Gas Cooking vs. Induction Cooking

When meeting with our clients for new cooking products…we are frequently asked, if we recommend gas or induction cooking.  It basically boils down to your preferences, lifestyle, and if it’s an option in your home.

I have listed some pros and cons for both options and hopefully our list will help you decide what is best for you.



  • Easier to see and adjust the temperature
  • Can have powerful Btu options for high heat cooking
  • Specific pans are not needed
  • Works in a power outage
  • More of a traditional look, however, there are some modern options offered by the higher end brands.
  • More fun to cook with a flame


  • It is the least energy efficient way to cook…the % is in question…but at a minimum you loose 30% of the heat with an open flame.  It’s important to help manage the flame with the correct size pans.
  • Safety concerns with smaller children
  • More difficult to clean spill overs or splattered food on a stainless steel basin
    • Please follow the manufacturer’s user guide for cleaning and maintaining all of your products.  There are some non-recommended cleaning solutions for stubborn stains.  Please use at your own risk…white toothpaste (not gel) with a brush has worked for me on stubborn stains on stainless steel cooktops.  And Power Paste (found on Amazon) works on porcelain base rangetops.  Again, use at your own risk!
  • It has raised some health concerns.  And because we aren’t health experts…I would recommend researching the internet for answers.  Here is one link that can give you some insight.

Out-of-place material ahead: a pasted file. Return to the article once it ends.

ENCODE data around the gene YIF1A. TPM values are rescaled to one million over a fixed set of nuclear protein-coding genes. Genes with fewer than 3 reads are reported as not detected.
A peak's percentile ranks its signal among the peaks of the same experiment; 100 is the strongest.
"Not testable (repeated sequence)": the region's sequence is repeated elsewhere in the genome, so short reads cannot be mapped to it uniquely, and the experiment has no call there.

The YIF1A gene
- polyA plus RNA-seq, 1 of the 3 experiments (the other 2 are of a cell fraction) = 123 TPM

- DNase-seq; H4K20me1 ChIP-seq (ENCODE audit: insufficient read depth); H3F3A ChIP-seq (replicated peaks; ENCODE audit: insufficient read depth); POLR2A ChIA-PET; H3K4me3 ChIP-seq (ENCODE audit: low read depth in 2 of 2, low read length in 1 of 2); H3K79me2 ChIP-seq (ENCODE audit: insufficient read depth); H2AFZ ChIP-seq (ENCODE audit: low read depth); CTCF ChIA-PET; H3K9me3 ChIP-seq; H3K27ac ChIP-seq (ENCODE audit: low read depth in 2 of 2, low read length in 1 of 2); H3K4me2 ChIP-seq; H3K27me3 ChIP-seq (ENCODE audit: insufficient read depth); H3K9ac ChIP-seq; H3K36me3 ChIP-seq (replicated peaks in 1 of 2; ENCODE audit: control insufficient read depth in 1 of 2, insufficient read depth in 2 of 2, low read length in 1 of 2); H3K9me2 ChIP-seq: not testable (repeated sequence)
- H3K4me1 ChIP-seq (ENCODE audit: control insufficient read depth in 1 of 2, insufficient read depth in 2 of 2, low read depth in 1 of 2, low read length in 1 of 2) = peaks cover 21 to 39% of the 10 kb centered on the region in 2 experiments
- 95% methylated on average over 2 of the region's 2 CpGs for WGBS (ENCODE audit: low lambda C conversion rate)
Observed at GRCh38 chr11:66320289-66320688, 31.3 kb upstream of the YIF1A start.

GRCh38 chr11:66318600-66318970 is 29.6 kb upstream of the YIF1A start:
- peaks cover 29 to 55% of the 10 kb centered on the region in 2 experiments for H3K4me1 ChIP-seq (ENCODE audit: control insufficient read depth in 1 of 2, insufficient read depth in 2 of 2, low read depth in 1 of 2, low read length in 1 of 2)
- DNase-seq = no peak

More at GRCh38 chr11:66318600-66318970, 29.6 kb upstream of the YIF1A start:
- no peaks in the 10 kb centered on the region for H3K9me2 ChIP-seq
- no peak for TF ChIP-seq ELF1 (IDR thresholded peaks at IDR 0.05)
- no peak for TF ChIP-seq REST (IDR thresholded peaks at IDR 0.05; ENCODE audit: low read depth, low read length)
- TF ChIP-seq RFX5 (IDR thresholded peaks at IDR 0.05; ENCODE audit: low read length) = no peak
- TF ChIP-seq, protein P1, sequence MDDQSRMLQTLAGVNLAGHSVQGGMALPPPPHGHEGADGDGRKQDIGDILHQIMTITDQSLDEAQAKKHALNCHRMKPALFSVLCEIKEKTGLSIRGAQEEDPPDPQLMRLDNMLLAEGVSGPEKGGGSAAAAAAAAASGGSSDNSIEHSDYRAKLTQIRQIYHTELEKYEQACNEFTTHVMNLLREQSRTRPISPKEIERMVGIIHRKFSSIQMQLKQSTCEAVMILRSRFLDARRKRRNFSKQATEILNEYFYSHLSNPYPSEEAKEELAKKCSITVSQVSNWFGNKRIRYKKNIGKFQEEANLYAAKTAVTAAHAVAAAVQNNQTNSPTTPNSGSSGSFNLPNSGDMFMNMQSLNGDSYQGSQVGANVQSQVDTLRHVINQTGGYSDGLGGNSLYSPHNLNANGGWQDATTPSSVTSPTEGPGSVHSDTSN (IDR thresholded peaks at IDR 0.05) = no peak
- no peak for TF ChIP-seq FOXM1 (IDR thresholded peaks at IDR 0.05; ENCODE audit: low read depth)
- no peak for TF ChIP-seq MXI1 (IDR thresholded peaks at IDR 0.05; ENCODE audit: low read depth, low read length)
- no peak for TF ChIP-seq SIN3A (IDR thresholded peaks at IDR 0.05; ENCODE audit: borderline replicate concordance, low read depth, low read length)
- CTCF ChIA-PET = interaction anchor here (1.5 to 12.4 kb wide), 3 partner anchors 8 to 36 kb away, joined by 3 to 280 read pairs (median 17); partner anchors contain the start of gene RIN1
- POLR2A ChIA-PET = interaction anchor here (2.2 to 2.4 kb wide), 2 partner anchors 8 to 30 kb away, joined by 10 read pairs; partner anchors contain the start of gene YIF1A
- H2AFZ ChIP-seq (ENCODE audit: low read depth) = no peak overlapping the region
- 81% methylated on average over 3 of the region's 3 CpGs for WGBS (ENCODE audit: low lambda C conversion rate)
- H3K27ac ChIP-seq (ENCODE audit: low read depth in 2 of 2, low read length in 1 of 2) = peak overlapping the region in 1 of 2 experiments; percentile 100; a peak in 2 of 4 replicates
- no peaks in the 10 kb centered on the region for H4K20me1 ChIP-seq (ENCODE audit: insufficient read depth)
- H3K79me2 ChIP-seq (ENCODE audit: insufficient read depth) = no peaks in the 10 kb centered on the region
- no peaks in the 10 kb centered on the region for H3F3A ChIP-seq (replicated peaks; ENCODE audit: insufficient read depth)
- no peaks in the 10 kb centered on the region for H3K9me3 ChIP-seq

• Temperature is easy to adjust with a quick response time
  • If you prefer gas and you can’t have gas cooking, this is a great alternative
  • Energy efficient…heat is transferred directly to your cookware
  • Safer
  • Sleek and modern
  • Great for Aging in Place
  • Very easy to clean


  • Expensive
  • Need induction ready pans.  I recommend purchasing the burner size pans that you need…not a full set.  You may have two burners the same size and since the diameter of the bottom of the pan has to match the size of your burner (there is some leeway with some brands), it’s best to have a couple of pans that will fit your burners for convenience.
    • Induction ready pans have a flat bottom and they are made with magnetic stainless steel, cast iron, enameled iron, or nickel.  If you want to know if your pan is induction ready, see if a magnet will stick to the bottom of it.
  • If going from gas cooking to electric…you will need to change the voltage in your electric to meet the requirements for an induction (or an electric) cooktop.
  • There can be a slight buzzing noise with the use of the magentic field (noises can vary between brands) while cooking

If you would like to see an induction cooktop in action, please stop by the St. Louis or the Fenton location for a demonstration.